For months I have been thinking about my place on campus, in the muslim community, in the local community, in society, and the world as a black woman. There is something about being in this position as an educated and professional Muslim woman that has led to what Fanon has called Nervous conditions. I have only the women in my family to model myself after, and they are amazingly resilient women who defy any stereotype of black womanhood. I come from that tradition, of field workers, cooks, housekeepers, and wet-nurses. But that hard work didnt stop the women in my family from being beautiful. My grandmother is barely under five feet tall, petite little woman who took care of 6 children on her own. I was looking at one of her pictures with her smooth chocolate skin. Last August, she introduced me to her boss saying that her children were rainbow colored. My mother tells me stories about how the men used to be in love with grandmother. She was always attracted men from all races who would try to be with her. There were rumors and gossip, but she worked hard and she fed the neighborhood kids. She has taken care of her grandkids and even great grandkids. She worked in the fields, did janitorial work, and cooked for the soldiers. She could make anything by scratch. And she did this all with grace and elegance topped off with a mouth like a sailor. This last year, we thought we almost lost her but miraculously, she recovered.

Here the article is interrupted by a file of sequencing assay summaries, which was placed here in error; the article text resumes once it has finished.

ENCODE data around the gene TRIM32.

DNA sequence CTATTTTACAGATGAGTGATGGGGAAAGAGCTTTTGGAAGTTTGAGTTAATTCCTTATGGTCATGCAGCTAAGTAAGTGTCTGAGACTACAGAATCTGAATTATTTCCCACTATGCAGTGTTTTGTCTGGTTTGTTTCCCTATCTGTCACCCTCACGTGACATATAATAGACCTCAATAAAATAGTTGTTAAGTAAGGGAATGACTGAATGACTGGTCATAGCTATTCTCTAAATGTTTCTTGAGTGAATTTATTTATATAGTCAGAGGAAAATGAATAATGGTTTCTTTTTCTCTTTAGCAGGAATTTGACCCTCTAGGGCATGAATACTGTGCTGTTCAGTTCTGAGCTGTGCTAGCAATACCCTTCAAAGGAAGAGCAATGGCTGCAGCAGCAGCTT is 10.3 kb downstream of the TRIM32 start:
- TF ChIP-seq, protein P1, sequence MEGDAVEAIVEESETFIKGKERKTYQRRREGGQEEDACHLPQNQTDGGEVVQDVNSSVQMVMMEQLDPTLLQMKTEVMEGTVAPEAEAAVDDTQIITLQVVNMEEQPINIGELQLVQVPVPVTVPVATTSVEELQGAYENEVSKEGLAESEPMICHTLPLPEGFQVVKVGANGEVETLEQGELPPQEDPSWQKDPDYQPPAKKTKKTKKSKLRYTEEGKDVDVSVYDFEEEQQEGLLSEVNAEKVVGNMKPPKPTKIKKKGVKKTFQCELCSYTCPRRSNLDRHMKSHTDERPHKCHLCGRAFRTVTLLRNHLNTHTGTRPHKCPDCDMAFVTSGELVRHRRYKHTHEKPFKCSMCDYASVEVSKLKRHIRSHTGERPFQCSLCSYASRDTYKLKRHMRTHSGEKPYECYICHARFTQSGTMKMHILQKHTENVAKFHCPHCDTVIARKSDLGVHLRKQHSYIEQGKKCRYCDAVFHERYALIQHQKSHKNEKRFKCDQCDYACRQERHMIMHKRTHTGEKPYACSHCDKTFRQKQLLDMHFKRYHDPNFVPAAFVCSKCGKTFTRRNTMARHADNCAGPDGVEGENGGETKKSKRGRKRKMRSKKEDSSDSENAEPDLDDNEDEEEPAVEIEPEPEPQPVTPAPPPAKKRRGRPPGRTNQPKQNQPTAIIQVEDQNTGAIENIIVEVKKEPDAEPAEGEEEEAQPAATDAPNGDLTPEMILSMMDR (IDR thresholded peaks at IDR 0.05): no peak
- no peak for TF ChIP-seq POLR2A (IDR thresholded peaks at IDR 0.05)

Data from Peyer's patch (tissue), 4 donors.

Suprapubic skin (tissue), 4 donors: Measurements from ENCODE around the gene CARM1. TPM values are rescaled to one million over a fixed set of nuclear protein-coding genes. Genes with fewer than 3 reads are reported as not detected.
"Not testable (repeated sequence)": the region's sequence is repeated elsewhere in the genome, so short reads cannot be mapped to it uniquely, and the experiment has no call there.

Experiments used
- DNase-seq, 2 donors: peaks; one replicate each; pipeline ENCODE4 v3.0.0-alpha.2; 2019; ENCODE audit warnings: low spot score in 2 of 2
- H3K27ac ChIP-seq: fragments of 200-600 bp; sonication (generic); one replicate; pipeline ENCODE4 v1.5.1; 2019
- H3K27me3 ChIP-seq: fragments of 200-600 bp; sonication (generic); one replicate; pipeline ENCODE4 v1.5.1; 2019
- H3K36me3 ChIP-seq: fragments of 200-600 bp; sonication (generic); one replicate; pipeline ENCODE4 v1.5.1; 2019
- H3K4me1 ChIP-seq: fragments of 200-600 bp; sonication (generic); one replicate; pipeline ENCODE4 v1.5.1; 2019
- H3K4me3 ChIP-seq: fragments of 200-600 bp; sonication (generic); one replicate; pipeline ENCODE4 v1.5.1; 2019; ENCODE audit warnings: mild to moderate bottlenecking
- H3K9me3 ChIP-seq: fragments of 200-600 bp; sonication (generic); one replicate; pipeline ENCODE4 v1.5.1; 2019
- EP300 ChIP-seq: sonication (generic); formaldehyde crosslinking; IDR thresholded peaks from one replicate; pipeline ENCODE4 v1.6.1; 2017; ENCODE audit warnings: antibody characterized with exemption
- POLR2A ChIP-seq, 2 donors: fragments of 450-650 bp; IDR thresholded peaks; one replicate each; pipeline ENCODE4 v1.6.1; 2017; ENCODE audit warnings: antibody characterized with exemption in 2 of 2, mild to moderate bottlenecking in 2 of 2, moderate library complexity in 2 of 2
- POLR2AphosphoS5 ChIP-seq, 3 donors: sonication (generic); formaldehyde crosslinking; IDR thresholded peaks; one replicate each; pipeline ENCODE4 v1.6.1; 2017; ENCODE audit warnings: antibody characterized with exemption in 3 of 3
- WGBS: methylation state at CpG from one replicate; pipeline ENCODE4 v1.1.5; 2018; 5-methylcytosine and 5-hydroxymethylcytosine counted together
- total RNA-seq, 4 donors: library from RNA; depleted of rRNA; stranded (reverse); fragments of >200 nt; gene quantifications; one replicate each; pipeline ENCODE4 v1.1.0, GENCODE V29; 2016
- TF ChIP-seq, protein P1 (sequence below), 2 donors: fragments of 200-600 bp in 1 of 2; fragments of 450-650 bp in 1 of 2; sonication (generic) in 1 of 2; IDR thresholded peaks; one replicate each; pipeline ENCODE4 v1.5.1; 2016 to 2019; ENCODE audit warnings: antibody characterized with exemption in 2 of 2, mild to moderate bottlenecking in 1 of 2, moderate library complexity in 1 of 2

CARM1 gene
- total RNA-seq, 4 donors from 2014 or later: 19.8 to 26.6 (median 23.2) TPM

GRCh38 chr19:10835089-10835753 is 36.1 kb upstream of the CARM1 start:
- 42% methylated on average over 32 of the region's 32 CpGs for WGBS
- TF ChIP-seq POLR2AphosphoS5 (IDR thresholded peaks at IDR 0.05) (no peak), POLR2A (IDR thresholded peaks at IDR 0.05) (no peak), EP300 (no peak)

Just as my mom grew up with a beautiful mother, I grew up with a stunning mother. But I saw her day to day struggle to raise two children on her own, until twelve years after I was born she gave birth to my sister. My mother got up at 5 in the morning, combed my hair, picked out my clothes, prepared me for school. She kept my brother out of trouble, made sure he was on track with work and school. She kept immaculate house, has always been a fierce cook, disciplined us, worked with us on our homework, and took us on trips and outdoor events. My mom read voraciously, even though she was told as a child black people were stupid. Nor did she have the opportunities to attend school like we did. But she made sure I had every tool I needed to advance. She went to schools where teachers told her she was stupid because she was black, and to this day she is astounded that her daughters score in the top percentiles in standardized tests. And as her oldest daughter is earning an MA at a prestigious university, her youngest daughter is preparing to enter college. A teacher one time had slapped my mother, and my aunt came and kicked her teachers ass. She had my brother young and that ended her aspirations for school, then it was about her children. Me and my brother scraped through, and graduated from high school. (I was actually forced to withdraw from school entirely after getting expelled in my senior year). I grew up never knowing how carefully she saved up just to make things happen. She never made it seem like it was a struggle. Her passion for education has driven and inspired me.